So, where in your organization, community, country, family, life, are you looking for answers in all the wrong places and perhaps overlooking the source issue that is right in front of you? That my friends, in my mind is the question.
So how can we get around our answer addiction and begin to open ourselves to the right questions? Let's have a look.
- What is the question?
We often are so quick to find an answer, we forget the question. This is the most basic starting point of any effective group effort, that is, clarifying what we are here to do. Write out the problem or question you're exploring clearly so that everyone can see it and understand it.
- Stop trying to look smart. Too often we don't ask those very, very simple questions that are nagging us because they sound too silly, too simple, too stupid--questions perhaps a six-year old might ask. If we had six-year olds asking questions of our congressman and they were answered to everyone's satisfaction, I'd wager everything I have that we'd be in a whole lot better shape right now.
- Is there a deeper question. Rather than approach the problem like a western medical doctor, treating the symptom, ask yourself this question: "Is the problem you're solving a source issue or just a symptom of a bigger issue." Dig deeper to the question underlying all questions, to the source of the issue, as best you can see it. Now work on solving that one and you have increased your leverage substantially.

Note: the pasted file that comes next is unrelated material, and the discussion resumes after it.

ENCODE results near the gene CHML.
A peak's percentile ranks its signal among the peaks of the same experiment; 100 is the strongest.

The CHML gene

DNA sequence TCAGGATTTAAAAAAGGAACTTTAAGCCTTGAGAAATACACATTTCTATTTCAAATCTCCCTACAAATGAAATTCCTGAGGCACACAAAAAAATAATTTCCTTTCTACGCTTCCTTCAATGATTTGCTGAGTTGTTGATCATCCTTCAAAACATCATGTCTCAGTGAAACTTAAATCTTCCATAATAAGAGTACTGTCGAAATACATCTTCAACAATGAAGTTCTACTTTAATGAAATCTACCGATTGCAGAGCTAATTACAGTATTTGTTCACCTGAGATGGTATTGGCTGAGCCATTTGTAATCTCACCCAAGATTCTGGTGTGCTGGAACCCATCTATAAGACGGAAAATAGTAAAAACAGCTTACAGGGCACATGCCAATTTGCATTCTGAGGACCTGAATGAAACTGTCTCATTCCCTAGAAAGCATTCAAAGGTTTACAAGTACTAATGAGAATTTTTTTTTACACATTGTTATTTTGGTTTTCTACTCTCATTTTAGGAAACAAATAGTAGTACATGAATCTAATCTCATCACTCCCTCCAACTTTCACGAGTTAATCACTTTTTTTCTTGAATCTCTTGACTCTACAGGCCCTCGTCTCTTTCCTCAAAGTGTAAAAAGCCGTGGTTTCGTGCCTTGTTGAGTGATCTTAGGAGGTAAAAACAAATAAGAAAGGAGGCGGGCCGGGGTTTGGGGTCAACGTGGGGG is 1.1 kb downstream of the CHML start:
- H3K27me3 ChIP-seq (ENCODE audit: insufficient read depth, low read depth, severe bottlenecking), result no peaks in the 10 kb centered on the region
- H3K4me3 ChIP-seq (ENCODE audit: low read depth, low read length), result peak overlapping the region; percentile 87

- Take your time. OK, I know this is heresy. Who has time for anything these days! We've got to solve this issue now! Right, sure you do. Keep that attitude and you're likely to be solving much bigger problems down the road that will sap untold mountains of additional time that you don't have if you aren't addressing the real issue. Solving the source of a recurring problem is a time saver in the long run, sometimes even a lifesaver.
- Humble yourself. Invite experts, opponents, competitors, opposing party constituents, and others who have perspectives and beliefs systems that you find unattractive or distastful. No one is smart enough to be wrong all of the time and you aren't omniscient enough to know everything all of the time. So perspectives coming from those who see the world a lot differently that you do are likely to have some valuable information. If you trully want to make serious progress on a problem, encourage those outside your box to challenge your thinking.
- What are we missing? This question is for your group and for you dear reader, what am I missing on this list. Help me to see a bigger picture. Am I off my rocker or onto something here? I look forward to you rocking my world!
Where in your organization, community, country, family, life, are you looking for answers in all the wrong places and perhaps overlooking the source issue that is right in front of you? Which of the strategies above or beyond will you employ to help? I'd love to hear from you. Send me your experiences and ideas by replying to this email.